Take the 2-minute tour ×
TeX - LaTeX Stack Exchange is a question and answer site for users of TeX, LaTeX, ConTeXt, and related typesetting systems. It's 100% free, no registration required.

What is the standard way in latex to display certain objects (e.g. pictures, tables, etc.) side by side, instead of one below the other? I thought about using the tabular environment for this, but I'm not sure if there isn't a better way.

share|improve this question

3 Answers 3

The standard LaTeX way is minipages.

In order to make sure that your multiple minipages end up on the same line, their horizontal dimensions have to add up to something less than the current \textwidth. So if I care about lining them up, I often use multiples of \textwidth as the minipage widths. Such as

\documentclass{article}
\usepackage{lipsum} % just for demonstration

\begin{document}
\noindent
\begin{minipage}[t]{0.3\textwidth}
  \lipsum[1]
\end{minipage}
\hfill
\begin{minipage}[t]{0.6\textwidth}
  \lipsum[2-3]
\end{minipage}

\end{document}

The \hfill control sequence inserts an infinitely stretchable amount of glue between the minipages—effectively pushing the second one all the way to the edge of the line. Since the total widths of the boxes is 0.9\textwidth, you get a separation of 0.1\textwidth between the minipages.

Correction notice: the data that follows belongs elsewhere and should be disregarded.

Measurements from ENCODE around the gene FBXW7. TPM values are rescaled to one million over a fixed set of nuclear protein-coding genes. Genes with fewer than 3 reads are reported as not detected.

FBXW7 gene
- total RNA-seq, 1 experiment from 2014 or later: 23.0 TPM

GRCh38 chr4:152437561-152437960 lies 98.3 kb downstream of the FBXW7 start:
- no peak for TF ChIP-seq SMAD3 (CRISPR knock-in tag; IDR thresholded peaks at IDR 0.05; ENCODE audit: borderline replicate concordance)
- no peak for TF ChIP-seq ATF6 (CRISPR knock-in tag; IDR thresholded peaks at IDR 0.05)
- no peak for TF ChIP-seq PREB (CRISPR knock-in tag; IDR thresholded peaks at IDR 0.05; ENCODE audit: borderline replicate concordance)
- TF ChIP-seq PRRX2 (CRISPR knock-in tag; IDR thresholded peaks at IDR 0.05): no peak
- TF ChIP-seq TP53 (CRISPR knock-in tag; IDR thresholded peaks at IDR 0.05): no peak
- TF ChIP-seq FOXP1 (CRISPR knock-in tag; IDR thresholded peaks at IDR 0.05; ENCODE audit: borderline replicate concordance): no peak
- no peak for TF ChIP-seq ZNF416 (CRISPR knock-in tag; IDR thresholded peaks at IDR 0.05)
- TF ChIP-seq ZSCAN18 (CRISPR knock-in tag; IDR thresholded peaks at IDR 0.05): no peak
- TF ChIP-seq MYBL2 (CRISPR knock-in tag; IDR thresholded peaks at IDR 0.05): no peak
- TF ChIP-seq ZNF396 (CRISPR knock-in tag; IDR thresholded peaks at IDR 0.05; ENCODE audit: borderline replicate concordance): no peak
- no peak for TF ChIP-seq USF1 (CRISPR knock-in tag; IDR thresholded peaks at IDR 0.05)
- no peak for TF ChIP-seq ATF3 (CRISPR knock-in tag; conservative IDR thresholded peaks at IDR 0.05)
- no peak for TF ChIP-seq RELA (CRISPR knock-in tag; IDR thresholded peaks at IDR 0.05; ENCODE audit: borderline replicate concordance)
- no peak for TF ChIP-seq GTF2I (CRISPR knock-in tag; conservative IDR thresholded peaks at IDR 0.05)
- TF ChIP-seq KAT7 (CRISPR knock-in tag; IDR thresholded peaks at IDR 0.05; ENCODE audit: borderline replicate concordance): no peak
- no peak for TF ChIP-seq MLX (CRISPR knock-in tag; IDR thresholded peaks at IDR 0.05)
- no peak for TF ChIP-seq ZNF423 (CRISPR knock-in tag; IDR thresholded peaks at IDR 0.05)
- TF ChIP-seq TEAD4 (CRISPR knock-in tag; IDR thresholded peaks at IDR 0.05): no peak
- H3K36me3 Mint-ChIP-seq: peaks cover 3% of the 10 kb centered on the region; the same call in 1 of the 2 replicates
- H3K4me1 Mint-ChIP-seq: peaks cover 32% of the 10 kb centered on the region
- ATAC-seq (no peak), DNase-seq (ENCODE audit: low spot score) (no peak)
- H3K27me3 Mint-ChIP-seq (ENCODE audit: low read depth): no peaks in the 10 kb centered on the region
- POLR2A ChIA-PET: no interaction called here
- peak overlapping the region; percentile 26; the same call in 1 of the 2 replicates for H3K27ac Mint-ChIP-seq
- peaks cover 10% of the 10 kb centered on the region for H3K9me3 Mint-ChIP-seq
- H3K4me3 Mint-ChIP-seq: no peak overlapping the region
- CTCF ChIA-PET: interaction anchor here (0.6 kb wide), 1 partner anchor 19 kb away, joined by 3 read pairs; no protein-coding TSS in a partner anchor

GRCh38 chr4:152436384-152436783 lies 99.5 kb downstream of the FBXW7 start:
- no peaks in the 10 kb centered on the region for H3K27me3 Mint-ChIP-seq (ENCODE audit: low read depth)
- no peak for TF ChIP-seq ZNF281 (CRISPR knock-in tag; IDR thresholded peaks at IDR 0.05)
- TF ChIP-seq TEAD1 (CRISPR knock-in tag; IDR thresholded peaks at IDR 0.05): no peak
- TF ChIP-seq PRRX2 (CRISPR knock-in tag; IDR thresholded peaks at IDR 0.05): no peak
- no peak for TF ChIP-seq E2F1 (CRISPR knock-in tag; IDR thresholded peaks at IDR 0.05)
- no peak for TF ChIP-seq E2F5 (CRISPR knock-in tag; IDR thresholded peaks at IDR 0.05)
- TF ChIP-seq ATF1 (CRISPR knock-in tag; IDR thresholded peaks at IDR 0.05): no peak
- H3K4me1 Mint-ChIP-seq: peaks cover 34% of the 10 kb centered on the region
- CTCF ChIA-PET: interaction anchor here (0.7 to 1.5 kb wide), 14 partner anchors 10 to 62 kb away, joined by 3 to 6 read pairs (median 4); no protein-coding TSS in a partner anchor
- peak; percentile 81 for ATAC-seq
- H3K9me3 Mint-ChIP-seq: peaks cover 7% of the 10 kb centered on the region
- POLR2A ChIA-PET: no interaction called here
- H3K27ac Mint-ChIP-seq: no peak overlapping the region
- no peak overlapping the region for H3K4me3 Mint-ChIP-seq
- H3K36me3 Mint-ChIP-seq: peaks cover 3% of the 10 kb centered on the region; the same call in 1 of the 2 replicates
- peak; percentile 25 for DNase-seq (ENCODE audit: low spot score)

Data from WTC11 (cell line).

Another method is the multicol package, but that's mainly for columns of text side-by-side.

share|improve this answer
    
It might be worth explaining what the \hfill is doing. –  Seamus Feb 8 '11 at 22:18
    
@Seamus sure thing. –  Matthew Leingang Feb 9 '11 at 3:11

the subfigure package works well:

include \usepackage{subfigure} in your preamble, then include the code:

\begin{figure}[ht]
\centering
\subfigure[Caption of subfigure 1]{
\includegraphics[scale=1]{subfigure1.eps}
\label{fig:subfig1}
}
\subfigure[Caption of subfigure 2]{
\includegraphics[scale=1]{subfigure2.eps}
\label{fig:subfig2}
}
\subfigure[Caption of subfigure 3]{
\includegraphics[scale=1]{subfigure3.eps}
\label{fig:subfig3}
}
\label{fig:subfigureExample}
\caption[Optional caption for list of figures]{Caption of subfigures \subref{fig:subfig1}, \subref{fig:subfig2} and \subref{fig:subfig3}}
\end{figure}
share|improve this answer
1  
This is a good answer as subfigure is designed for this specific layout scenario. It appears the subfigure package has been superseded by subfig ctan.org/tex-archive/macros/latex/contrib/subfig/subfig.pdf –  Richard Terrett Feb 9 '11 at 3:34

I often tried using boxes and minipages, but resorted back to wrapping these in a tabular environment.

share|improve this answer

Your Answer

 
discard

By posting your answer, you agree to the privacy policy and terms of service.